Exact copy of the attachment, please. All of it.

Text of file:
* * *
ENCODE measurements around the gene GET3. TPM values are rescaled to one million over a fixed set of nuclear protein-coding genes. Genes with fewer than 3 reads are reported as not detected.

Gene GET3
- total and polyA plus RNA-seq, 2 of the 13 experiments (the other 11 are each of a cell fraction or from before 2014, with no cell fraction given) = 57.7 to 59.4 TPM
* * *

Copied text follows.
ENCODE measurements around the gene GET3. TPM values are rescaled to one million over a fixed set of nuclear protein-coding genes. Genes with fewer than 3 reads are reported as not detected.

Gene GET3
- total and polyA plus RNA-seq, 2 of the 13 experiments (the other 11 are each of a cell fraction or from before 2014, with no cell fraction given) = 57.7 to 59.4 TPM